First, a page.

During his trip, Mr. Andrews was blocked by security forces at roadside checkpoints from visiting IDP camps. The reason was clear. They did not want him to hear what had happened to the Muslim community inside Myanmar.
Nevertheless, the signs of destruction were everywhere and he was able to see burnt out buildings and destroyed Mosques, meet with those who had to literally run for their lives after watching their homes and everything that they had worked for destroyed. They were living in abject poverty in makeshift camps wanting desperately to return and rebuild their village but also utterly terrified by the Buddhist mobs, Myanmar security forces and police even more.
Throughout his travels, Mr. Andrews heard stories of systematic discrimination, isolation and blanket oppression where every aspect of life of members of the Muslim minority was controlled.
People described living in constant fear of violence within their communities and intimidation by authorities. The right to move from one village – or even one street – to another, the right to earn a living, to get married, to have more than two children and even the right to live with one’s own family was often dependent on the permission of authorities and most often only after the payment of bribes.
He found that hate speech – a precursor of genocide – was prevalent in Burma. Fueling it was a systematic, well organized and well funded campaign of hatred and bigotry known as “969”. It followed a well established pattern:
1) Campaign organizers arrive in a village, distributing DVDs, pamphlets and stickers that warn Buddhists that their religion and their country were in peril as Muslims seek to eliminate both and establish a Muslim caliphate;
2) Villages are invited to a special community event to hear a message from venerable Buddhist monks about how they can protect their families, nation and religion;
3) Radical nationalist monks arrive at the designated time and deliver fiery hate-filled speeches warning that Muslims are plotting to destroy Buddhism and take control of the nation. Villages are encouraged to support the movement by signing petitions, and displaying “969” stickers on their homes and businesses. They are encouraged to only patronize those who displayed the stickers and boycott any Muslim owned or operated business.
As I have documented earlier, the hateful rhetoric of these radical Rakhine monks and the “969” campaign is ominously reminiscent of the hateful propaganda directed at the Tutsi population and their sympathizers in the lead up and during the Rwandan genocide, let alone the Nazi-led Holocaust more than half a century earlier.
Demanding the expulsion of all Rohingya from Burma, these monks urge the local population to sever all relations with not only the Rohingya, but also with what are described as their “sympathizers”. Labeled as national traitors, those Buddhists who associate with Rohingya Muslims also face intimidation and the threat of violence.
Gregory Stenton, President of Genocide Watch, documented eight stages of genocide – Classification,
Symbolization, Dehumanization, Organization, Polarization, Preparation, Extermination and Denial. Human rights watchers have long concluded that the Rohingyas are facing genocide in Myanmar, and this crime must be stopped.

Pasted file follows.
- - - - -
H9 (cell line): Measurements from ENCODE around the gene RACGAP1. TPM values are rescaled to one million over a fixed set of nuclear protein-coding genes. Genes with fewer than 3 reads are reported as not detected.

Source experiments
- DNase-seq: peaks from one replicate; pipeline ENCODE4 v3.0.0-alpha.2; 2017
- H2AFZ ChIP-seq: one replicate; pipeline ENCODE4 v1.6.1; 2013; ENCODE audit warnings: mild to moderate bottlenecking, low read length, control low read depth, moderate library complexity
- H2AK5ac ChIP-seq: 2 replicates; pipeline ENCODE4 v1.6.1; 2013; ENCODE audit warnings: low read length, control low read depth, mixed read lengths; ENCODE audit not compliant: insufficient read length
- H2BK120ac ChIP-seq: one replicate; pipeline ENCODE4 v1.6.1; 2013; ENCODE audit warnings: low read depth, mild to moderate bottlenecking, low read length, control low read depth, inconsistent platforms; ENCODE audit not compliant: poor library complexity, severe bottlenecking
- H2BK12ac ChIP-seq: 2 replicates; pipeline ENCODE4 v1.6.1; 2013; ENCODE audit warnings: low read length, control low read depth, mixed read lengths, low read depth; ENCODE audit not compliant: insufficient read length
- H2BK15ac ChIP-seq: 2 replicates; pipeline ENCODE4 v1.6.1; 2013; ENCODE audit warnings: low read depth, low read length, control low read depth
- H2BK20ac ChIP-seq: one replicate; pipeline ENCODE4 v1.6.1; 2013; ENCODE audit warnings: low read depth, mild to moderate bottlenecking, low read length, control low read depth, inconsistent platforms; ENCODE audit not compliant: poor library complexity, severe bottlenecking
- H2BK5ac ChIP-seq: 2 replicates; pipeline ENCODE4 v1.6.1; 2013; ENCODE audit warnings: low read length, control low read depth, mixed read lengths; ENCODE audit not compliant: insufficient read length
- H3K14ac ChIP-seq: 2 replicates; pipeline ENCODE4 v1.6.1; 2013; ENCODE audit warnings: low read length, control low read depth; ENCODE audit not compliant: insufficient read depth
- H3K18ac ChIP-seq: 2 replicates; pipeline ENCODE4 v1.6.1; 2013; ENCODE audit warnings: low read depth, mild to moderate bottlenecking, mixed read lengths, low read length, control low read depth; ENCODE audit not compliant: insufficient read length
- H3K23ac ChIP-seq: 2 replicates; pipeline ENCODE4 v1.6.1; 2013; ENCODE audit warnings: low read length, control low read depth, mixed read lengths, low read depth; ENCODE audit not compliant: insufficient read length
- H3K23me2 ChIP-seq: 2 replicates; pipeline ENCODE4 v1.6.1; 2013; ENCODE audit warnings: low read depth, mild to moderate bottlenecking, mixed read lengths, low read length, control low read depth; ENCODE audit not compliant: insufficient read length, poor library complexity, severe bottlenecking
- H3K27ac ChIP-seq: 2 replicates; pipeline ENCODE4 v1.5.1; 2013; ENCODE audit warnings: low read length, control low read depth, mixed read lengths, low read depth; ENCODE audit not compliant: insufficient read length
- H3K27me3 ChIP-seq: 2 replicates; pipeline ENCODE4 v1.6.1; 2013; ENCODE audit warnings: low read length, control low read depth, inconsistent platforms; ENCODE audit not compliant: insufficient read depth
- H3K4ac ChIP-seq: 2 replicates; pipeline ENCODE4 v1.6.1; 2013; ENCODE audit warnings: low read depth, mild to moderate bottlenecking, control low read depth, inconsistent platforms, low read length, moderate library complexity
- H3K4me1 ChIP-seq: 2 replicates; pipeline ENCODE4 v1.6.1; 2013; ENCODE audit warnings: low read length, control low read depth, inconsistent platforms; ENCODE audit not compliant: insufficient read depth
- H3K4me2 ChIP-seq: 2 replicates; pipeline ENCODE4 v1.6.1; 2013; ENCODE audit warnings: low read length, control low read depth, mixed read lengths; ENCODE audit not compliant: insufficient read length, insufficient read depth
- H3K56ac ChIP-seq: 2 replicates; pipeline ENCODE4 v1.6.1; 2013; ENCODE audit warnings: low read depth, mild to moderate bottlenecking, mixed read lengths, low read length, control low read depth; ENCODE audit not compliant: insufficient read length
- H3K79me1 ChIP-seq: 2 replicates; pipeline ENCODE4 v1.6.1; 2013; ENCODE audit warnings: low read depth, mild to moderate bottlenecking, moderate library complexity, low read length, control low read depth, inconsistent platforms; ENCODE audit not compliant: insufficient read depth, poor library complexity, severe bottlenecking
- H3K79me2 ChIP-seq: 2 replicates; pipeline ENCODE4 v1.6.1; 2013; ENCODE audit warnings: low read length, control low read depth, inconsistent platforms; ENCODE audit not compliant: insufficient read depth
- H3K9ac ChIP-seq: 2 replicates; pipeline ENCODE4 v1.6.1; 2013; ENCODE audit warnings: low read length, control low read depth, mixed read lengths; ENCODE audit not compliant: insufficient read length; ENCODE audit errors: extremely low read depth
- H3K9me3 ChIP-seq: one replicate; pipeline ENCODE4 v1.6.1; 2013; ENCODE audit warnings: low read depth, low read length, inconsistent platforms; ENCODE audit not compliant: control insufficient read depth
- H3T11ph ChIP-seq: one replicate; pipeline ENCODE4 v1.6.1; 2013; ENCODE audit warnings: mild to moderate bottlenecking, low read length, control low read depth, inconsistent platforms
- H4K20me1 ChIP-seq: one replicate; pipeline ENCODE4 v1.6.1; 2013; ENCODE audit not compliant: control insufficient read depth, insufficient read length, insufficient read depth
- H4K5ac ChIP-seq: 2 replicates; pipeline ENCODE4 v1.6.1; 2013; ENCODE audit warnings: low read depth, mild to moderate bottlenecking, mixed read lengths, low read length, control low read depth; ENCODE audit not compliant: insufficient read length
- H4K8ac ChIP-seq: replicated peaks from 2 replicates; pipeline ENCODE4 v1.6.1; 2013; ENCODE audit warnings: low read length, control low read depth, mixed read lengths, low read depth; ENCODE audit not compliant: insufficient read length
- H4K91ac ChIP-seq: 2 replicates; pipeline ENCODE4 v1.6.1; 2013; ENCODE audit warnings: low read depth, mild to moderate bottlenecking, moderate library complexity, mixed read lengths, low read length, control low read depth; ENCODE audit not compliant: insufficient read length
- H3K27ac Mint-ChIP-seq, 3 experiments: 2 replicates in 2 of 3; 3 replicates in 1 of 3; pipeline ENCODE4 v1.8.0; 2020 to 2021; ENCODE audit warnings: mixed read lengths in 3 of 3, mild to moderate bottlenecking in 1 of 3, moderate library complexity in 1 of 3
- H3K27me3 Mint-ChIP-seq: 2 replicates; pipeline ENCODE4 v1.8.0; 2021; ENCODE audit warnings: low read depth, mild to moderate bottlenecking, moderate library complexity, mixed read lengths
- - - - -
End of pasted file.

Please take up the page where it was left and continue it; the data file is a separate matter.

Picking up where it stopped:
Last week (Tuesday, November 19) the U.N. General Assembly’s human rights committee passed a resolution urging Myanmar to give the stateless Rohingya minority equal access to citizenship and to crack down on Buddhist violence against them and other Muslims.
In its response, an official of the Myanmar government said that it will not allow itself to be pressured by a U.N. resolution. Presidential spokesman Ye Htut insisted in a posting on his Facebook page that the government does not recognize that there is a group called Rohingya, referring to them instead as Bengalis.
As I have noted above, such defiance by the rogue Myanmar regime is not new and unless checked vehemently it will continue to defy the world community.
The elimination of Muslims there has become a national project enjoying widespread support from Nobel disgrace Suu Kyi to president Thein Sein.
Thus, the UN has to go beyond passing soft resolutions that don’t bite the rogue regime.
A reading of history shows that genocide succeeds when state sovereignty blocks international responsibility to protect its persecuted group. It continues due to lack of authoritative international institutions to predict it and call it as such. It happens due to lack of ready rapid response forces to stop it and lack of political will to peacefully prevent it and to forcefully intervene to stop it.
Since founding of the UN, at least 45 genocides and politicides have taken place in our world resulting in deaths of some 70 million people. It is a shameful record that needs to be improved.
The time for soft talk with Myanmar is over. It is high time for the UN Security Council to authorize armed intervention in Myanmar by a UN force under Chapter Seven of the UN Charter.
The Mandate must include protection of Rohingya civilians and humanitarian workers and a No Fly Zone over the Rakhine state. The Rules of Engagement must be robust and include aggressive prevention of killing. The major military powers (e.g., the USA, Russia and the UK) must provide leadership, logistics, airlift, communications, and financing.
If Myanmar will not permit entry, its UN membership should be suspended. Myanmar’s leaders should be tried in an international criminal court for committing and aiding crimes against humanity. Nothing short of these will be able to stop these savage criminals. Sooner the better!
Dr Habib Siddiqui has authored 10 books. His latest book – Devotional Stories – is now available from A.S. Noordeen, Kuala Lumpur, Malaysia.